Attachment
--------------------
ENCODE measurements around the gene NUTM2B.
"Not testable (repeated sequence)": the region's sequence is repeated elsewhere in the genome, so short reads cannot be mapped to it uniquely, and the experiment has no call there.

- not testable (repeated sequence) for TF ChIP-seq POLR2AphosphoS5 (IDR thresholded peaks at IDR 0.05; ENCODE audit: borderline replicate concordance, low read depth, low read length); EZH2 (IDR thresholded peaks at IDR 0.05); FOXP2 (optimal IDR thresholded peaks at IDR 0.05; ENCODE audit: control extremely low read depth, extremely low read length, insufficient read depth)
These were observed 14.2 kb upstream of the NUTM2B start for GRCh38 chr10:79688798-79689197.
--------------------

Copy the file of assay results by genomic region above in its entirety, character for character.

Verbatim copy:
ENCODE measurements around the gene NUTM2B.
"Not testable (repeated sequence)": the region's sequence is repeated elsewhere in the genome, so short reads cannot be mapped to it uniquely, and the experiment has no call there.

- not testable (repeated sequence) for TF ChIP-seq POLR2AphosphoS5 (IDR thresholded peaks at IDR 0.05; ENCODE audit: borderline replicate concordance, low read depth, low read length); EZH2 (IDR thresholded peaks at IDR 0.05); FOXP2 (optimal IDR thresholded peaks at IDR 0.05; ENCODE audit: control extremely low read depth, extremely low read length, insufficient read depth)
These were observed 14.2 kb upstream of the NUTM2B start for GRCh38 chr10:79688798-79689197.